A new study by RAND, the nation’s largest independent health policy research program, shows that kids who have standards and are challenged to live up to them ultimately make better decisions. Who knew? Oh, wait. Concerned Women for America (CWA) knew, along with its partners in the fight for abstinence education.
The RAND study, which surveyed 1,461 young people ages 12-17 and then reinterviewed the same group one and three years later, finds that adolescents who make virginity pledges may be more likely to postpone sexual intercourse. Out of the initial group, approximately one-fourth of the adolescents had made a pledge to remain virgins until they were married.
RAND found that among those surveyed, who were otherwise similar in respect to pre-existing factors, 42 percent of those who had made no pledge had engaged in sexual intercourse within the following three years compared to 34 percent of those who had made a pledge. In order to compare similar individuals amongst the pledge and non-pledge groups, the study looked at “pre-existing differenceson factors such as religiosity, parenting and friendship characteristics”
Interestingly enough, the study showed that, “Compared to youth who do not pledge, pledgers are more strongly religious, their parents more closely monitor their behavior, their friends and parents are more often opposed to their having sex, they are more likely to join clubs and participate in community activities, they are less likely to expect that having sex will lead to positive consequences, and they have lower sex self-efficacy.”
What do these findings tell us? Simply put, adolescents live better and make healthier choices when there are standards in place and more is expected of them. We must teach our children that there is no other option or substitute for living a life that is upright. Children need to be held to a higher standard, with authority figures that believe in their potential and ability to achieve more.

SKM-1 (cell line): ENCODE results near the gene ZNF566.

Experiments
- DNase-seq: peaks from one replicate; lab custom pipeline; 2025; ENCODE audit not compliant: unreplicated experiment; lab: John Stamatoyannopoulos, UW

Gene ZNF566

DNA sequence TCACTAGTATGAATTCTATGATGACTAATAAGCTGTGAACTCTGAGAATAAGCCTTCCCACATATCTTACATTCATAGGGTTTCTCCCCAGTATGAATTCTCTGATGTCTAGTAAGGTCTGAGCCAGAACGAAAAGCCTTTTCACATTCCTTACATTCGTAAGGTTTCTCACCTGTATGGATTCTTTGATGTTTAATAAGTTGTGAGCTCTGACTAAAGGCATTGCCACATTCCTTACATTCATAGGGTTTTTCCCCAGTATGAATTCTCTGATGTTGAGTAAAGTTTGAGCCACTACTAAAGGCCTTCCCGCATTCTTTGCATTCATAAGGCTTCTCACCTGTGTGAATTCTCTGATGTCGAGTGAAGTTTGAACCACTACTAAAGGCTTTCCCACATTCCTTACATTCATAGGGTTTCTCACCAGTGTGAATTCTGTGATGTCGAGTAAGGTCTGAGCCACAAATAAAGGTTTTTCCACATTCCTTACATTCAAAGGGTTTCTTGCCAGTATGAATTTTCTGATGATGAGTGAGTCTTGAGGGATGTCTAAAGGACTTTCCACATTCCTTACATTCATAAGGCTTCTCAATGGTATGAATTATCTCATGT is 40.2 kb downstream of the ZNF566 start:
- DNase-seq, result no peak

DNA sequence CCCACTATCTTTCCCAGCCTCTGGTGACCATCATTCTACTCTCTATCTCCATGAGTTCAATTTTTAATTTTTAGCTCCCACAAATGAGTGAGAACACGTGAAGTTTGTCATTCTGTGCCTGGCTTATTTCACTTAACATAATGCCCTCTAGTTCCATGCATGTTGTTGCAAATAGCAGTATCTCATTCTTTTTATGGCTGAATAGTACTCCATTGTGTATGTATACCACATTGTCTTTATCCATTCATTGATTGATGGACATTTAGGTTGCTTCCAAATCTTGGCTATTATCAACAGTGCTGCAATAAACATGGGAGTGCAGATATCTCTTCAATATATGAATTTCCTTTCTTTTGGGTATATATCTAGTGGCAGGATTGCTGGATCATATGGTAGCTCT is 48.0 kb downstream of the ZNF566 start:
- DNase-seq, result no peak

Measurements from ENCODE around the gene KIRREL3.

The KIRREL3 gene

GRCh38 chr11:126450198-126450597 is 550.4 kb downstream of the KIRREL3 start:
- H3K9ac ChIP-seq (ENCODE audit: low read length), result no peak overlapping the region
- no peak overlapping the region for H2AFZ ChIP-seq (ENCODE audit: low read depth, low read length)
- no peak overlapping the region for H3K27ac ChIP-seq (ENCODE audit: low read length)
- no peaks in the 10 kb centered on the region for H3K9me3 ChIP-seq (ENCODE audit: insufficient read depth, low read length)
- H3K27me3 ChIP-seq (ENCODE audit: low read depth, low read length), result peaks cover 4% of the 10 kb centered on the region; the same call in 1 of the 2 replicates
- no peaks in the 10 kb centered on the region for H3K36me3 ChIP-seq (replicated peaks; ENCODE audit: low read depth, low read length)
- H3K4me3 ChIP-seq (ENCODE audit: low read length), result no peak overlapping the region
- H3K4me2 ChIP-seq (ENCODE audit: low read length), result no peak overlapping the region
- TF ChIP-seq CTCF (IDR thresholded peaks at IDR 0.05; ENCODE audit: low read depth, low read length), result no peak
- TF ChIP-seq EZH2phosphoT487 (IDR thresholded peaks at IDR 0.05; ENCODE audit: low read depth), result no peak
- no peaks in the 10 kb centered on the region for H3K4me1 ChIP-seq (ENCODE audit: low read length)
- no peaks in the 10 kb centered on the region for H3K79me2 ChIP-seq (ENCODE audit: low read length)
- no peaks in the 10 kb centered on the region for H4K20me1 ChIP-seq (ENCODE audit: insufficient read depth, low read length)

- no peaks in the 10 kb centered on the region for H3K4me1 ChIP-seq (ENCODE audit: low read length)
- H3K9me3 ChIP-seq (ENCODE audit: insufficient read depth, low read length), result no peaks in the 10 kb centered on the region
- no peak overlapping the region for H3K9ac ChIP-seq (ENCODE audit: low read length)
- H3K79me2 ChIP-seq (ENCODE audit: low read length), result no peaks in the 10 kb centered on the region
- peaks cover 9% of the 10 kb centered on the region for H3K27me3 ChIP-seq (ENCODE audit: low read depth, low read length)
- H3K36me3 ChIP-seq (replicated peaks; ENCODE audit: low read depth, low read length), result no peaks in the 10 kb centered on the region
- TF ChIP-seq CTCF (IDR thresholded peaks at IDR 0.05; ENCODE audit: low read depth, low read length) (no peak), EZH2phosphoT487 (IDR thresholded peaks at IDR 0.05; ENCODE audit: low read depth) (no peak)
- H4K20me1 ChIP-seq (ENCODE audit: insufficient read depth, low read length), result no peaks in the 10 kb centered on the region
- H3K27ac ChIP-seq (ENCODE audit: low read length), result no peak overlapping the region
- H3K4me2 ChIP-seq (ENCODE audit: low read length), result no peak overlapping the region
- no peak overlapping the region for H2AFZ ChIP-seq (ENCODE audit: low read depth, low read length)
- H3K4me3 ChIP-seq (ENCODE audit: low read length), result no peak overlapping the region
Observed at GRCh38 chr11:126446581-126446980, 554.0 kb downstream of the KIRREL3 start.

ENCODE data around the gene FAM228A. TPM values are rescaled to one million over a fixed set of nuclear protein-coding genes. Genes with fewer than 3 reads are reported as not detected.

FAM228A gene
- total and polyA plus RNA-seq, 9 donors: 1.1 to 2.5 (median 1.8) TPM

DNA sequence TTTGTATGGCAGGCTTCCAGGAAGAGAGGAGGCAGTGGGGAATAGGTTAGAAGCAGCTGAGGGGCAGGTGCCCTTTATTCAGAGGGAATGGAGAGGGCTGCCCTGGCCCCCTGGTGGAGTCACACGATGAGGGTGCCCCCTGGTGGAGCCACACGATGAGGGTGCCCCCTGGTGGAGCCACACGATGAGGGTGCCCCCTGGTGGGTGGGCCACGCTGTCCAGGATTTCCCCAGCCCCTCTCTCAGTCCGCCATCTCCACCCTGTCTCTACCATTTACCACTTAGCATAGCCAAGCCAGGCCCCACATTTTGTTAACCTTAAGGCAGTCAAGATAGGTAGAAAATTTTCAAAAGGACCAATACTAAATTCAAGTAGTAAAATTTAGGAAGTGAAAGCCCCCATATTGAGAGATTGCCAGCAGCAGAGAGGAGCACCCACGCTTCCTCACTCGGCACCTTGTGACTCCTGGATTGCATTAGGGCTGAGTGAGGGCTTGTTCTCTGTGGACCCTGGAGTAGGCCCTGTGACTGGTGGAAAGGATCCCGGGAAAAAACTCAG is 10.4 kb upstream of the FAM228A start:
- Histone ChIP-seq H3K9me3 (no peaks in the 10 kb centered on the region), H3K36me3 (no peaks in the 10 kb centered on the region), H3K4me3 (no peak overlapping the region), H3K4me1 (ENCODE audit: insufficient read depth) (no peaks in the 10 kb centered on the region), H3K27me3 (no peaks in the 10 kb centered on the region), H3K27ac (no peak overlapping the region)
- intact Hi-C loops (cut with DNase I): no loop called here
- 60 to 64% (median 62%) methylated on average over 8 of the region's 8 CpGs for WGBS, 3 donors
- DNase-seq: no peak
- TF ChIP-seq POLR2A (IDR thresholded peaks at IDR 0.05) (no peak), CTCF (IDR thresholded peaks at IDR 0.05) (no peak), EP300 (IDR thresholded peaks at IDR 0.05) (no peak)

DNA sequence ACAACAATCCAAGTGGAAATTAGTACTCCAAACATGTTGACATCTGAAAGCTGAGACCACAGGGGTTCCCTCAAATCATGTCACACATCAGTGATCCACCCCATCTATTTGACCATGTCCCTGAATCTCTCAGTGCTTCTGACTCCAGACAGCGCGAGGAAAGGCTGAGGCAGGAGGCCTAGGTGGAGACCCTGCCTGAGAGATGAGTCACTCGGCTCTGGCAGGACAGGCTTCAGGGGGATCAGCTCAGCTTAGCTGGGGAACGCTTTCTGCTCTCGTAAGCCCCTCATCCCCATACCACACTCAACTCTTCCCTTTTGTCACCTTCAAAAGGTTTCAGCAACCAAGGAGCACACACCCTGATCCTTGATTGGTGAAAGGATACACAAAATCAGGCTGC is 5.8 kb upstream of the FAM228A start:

Although abstinence education has proven successful, it is not currently reaching its potential because parents and society refuse to expect much of anything from young people today. We live in a society that flouts discipline and self-control in order to please the self, telling kids that they deserve to simply have fun and do whatever pleases them at the moment.
The proponents of comprehensive sex education would argue that many in the pledger group of this study are left without knowledge of sex, and thus, are not prepared to deal with it in a “safe” manner. However, the study found that, “teens who pledged were marginally more knowledgeable about sex than teens who did not pledge and not less likely to use condoms consistently.” Therefore, the argument against abstinence education on the basis that it is dangerous because it inhibits youths’ knowledge of the subject, and thus renders them helpless in making “safe” decisions, is simply not true. If anything, abstinence education challenges our youth to rise above the status quo, empowering them to make healthier and truly safe decisions.
Sarah McQueen is an intern with Concerned Women for America’s Ronald Reagan Memorial Internship Program. For more information on this program, click here.
Editor’s Note: Dr. Janice Shaw Crouse, Director and Senior Fellow of Concerned Women for America’s Beverly LaHaye Institute, has also recently written on the topic of abstinence education in relation to a study produced by the Centers for Disease Control and Prevention. Click here to read it.